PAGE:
The most western ancient Greek colony documented in the Mediterranean is revealing its secrets through the development of a Document Centre on Greek trade and presence in Iberia, according to the creators of the Iberia Graeca centre.
Empúries, formerly known by its Spanish name Ampurias, was a town on the Mediterranean coast of the Catalan comarca of Alt Empordà in Catalonia, Spain. It was founded in 575 BC by Greek colonists from Phocaea with the name of Emporion, meaning “market”. It was later occupied by the Romans, but in the Early Middle Ages, when its exposed coastal position left it open to marauders, the town was abandoned.
The ruins are midway between the Costa Brava town of L’Escala and the tiny village of Sant Martí.
The ancient Greek colony has been gathering the attention of archaeologists over the years for its unique and well-preserved construction, with the first excavations of 1908 progressing so far that the site ranks first now in tourist arrivals. Some 200,000 tourists and another 35,000 students from across Spain and neighboring France are visiting Empúries every year.
Empúries was founded on a small island at the mouth of the river Fluvià, in a region inhabited by the Indigetes. This city came to be known as the Palaiapolis, the “old city” when, around 550 BC, the inhabitants moved to the mainland, creating the Neapolis, the “new city”.
After the conquest of Phocaea by the Persian king Cyrus II in 530 BC, the new city’s population increased considerably through the influx of refugees. In the face of strong pressure from Carthage, the city managed to retain its independent Hellenic character. Political and commercial agreements were concluded with the indigenous population long settled in the nearby city of Indika. Situated as it was on the coastal commercial route between Massalia (Marseilles) and Tartessos in the far south of Hispania, the city developed into a large economic and commercial centre, as well as being the largest Greek colony in the Iberian Peninsula.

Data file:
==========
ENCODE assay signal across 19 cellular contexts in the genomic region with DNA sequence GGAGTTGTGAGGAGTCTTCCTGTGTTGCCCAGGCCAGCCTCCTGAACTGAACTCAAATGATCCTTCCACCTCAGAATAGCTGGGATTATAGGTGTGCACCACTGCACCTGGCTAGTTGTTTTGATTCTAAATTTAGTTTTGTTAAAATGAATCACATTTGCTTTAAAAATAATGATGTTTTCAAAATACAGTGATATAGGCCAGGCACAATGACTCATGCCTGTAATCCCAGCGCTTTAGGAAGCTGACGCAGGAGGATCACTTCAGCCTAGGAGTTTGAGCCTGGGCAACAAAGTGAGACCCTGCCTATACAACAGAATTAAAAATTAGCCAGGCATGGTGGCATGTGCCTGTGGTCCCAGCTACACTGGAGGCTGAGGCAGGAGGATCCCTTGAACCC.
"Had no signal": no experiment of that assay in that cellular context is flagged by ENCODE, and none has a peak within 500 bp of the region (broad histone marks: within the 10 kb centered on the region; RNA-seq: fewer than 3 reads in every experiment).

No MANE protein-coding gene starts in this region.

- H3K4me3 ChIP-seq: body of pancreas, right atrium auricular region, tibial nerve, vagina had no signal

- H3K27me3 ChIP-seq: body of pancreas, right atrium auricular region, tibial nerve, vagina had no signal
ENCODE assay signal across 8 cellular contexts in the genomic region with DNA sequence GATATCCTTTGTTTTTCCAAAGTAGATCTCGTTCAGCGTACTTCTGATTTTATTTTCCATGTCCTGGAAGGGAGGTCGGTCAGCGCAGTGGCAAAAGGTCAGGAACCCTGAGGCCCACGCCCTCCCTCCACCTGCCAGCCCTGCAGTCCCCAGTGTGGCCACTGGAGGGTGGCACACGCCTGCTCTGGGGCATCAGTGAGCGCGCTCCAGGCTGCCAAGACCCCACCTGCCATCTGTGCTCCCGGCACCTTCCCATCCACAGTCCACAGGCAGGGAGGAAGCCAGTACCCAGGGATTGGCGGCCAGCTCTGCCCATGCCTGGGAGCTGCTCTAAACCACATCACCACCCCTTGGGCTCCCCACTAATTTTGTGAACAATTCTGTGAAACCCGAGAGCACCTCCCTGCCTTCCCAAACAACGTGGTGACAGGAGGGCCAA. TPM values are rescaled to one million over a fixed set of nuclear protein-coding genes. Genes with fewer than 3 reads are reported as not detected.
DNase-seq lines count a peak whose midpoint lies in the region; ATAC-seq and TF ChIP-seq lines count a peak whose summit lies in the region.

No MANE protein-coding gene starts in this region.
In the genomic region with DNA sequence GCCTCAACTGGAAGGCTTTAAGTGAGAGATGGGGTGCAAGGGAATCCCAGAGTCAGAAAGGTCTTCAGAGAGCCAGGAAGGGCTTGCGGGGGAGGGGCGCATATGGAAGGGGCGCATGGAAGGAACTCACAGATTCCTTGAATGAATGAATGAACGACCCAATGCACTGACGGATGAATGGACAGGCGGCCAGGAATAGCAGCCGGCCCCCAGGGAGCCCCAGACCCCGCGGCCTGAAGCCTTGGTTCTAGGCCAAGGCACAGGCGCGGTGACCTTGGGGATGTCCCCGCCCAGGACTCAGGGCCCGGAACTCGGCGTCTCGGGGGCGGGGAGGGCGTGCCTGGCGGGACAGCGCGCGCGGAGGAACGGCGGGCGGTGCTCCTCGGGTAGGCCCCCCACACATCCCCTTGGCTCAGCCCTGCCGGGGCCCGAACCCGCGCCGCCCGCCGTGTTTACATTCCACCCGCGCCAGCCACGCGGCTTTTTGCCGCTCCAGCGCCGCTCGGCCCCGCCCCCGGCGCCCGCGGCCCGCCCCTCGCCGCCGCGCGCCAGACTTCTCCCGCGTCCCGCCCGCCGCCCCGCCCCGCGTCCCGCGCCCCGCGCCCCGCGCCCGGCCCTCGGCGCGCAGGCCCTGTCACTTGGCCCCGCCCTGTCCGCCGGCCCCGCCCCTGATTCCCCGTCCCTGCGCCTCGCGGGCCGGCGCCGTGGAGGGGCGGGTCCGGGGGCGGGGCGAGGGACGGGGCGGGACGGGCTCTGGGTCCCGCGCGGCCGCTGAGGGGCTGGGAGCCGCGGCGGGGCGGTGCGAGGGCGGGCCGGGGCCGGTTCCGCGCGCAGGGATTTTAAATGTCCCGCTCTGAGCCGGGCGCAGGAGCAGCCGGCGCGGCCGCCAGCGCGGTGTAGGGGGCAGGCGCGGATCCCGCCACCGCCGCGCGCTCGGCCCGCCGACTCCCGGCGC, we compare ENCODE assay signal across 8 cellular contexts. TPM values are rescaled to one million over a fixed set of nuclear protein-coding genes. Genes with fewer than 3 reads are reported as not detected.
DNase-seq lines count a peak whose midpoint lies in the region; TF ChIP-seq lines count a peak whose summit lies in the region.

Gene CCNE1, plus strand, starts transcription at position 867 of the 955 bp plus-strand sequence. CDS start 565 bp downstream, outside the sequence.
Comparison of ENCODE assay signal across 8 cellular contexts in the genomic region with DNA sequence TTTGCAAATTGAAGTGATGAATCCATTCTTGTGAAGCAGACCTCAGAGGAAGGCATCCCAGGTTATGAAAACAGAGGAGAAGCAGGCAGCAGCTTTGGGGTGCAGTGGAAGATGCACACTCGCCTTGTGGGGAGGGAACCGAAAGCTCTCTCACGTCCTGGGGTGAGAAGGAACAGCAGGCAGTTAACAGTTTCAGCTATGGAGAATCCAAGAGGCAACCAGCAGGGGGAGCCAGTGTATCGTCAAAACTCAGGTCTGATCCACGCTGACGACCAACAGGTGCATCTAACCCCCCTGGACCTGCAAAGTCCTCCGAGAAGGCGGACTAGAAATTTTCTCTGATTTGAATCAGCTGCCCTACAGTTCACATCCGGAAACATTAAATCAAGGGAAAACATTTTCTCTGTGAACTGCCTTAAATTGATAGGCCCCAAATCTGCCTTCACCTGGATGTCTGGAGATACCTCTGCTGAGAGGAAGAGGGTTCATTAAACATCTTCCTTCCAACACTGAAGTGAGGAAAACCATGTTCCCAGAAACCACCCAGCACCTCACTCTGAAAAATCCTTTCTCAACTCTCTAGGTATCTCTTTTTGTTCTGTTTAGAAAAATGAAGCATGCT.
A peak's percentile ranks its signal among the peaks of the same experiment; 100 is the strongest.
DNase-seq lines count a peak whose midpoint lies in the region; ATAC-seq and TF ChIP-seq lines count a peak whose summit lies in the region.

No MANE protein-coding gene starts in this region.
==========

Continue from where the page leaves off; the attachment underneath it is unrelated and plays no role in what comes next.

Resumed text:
During the Punic Wars, Empúries allied itself with Rome, and Publius Cornelius Scipio initiated the conquest of Hispania from this city in 218 BC.
After the conquest of Hispania by the Romans, Empúries remained an independent city-state. However, in the civil war between Pompey and Julius Caesar, it opted for Pompey, and after his defeat it was stripped of its autonomy. A colonia of Roman veterans, named Emporiae, was established near Indika to control the region.
From that time onwards, Empúries began to decline, obscured by the power of Tarraco (Tarragona) and Barcino (Barcelona). At the end of the 3rd century it became one of the first cities in Spain to admit Christian evangelists. In that century, too, the Greek town was abandoned while the Roman town survived as a mint and the largely ceremonial seat of a coastal county, Castelló d’Empúries, until the Viking raids of the mid-9th century. Coinage began again under count Hugh II of Empúries (1078–1117).
Iberia Graeca centre is promoted by the Spanish Ministry of Culture, through its National Archaeological Museum, and the Ministry of Culture of the Generalitat of Catalonia, and through its Archaeological Museum of Catalonia, with the collaboration of l’Escala Town Council (Girona).
The objectives of the centre are:
- To create and maintain a website in which to make available all the information offered by archaeology concerning the Greek material culture of the Iberian Peninsula.
- To develop its own research projects which will help increase knowledge about the Greek cultural presence and its interaction with Iberian societies in classical times.
- To promote research projects in Spain dealing with Greek Mediterranean archaeology, setting up cultural collaborations with the diverse scientific institutions and universities that develop this line of research.
- To train young researchers in the field of Greek archaeology and to involve them in the various documentation and research projects of the centre.
- To design a programme of cultural and social dissemination of the Greek common legacy in the Mediterranean, as an element of cohesion for the Mediterranean cultural identity.